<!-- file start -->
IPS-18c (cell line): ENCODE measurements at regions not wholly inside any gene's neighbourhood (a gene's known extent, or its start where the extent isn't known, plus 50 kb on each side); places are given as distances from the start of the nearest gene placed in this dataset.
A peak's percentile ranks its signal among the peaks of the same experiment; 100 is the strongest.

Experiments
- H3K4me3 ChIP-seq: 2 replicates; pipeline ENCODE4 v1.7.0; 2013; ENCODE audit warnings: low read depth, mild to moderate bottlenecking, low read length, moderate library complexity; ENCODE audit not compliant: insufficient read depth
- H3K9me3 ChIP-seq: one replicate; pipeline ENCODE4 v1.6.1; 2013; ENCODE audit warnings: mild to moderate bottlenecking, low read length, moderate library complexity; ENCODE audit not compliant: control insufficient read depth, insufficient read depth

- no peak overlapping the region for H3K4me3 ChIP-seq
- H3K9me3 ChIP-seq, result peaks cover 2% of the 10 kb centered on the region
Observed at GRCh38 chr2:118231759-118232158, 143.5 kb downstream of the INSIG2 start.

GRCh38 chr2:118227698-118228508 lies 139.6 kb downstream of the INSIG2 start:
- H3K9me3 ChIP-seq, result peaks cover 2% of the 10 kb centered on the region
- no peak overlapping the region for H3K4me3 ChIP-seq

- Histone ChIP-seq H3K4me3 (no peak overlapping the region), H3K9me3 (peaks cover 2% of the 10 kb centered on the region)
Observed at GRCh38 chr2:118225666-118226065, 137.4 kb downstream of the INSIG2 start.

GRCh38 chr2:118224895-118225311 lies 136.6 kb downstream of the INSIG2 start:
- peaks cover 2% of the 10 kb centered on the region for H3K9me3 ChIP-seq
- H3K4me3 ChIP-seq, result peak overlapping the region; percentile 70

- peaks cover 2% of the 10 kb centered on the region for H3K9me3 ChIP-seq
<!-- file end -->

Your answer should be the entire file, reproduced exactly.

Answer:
IPS-18c (cell line): ENCODE measurements at regions not wholly inside any gene's neighbourhood (a gene's known extent, or its start where the extent isn't known, plus 50 kb on each side); places are given as distances from the start of the nearest gene placed in this dataset.
A peak's percentile ranks its signal among the peaks of the same experiment; 100 is the strongest.

Experiments
- H3K4me3 ChIP-seq: 2 replicates; pipeline ENCODE4 v1.7.0; 2013; ENCODE audit warnings: low read depth, mild to moderate bottlenecking, low read length, moderate library complexity; ENCODE audit not compliant: insufficient read depth
- H3K9me3 ChIP-seq: one replicate; pipeline ENCODE4 v1.6.1; 2013; ENCODE audit warnings: mild to moderate bottlenecking, low read length, moderate library complexity; ENCODE audit not compliant: control insufficient read depth, insufficient read depth

- no peak overlapping the region for H3K4me3 ChIP-seq
- H3K9me3 ChIP-seq, result peaks cover 2% of the 10 kb centered on the region
Observed at GRCh38 chr2:118231759-118232158, 143.5 kb downstream of the INSIG2 start.

GRCh38 chr2:118227698-118228508 lies 139.6 kb downstream of the INSIG2 start:
- H3K9me3 ChIP-seq, result peaks cover 2% of the 10 kb centered on the region
- no peak overlapping the region for H3K4me3 ChIP-seq

- Histone ChIP-seq H3K4me3 (no peak overlapping the region), H3K9me3 (peaks cover 2% of the 10 kb centered on the region)
Observed at GRCh38 chr2:118225666-118226065, 137.4 kb downstream of the INSIG2 start.

GRCh38 chr2:118224895-118225311 lies 136.6 kb downstream of the INSIG2 start:
- peaks cover 2% of the 10 kb centered on the region for H3K9me3 ChIP-seq
- H3K4me3 ChIP-seq, result peak overlapping the region; percentile 70

- peaks cover 2% of the 10 kb centered on the region for H3K9me3 ChIP-seq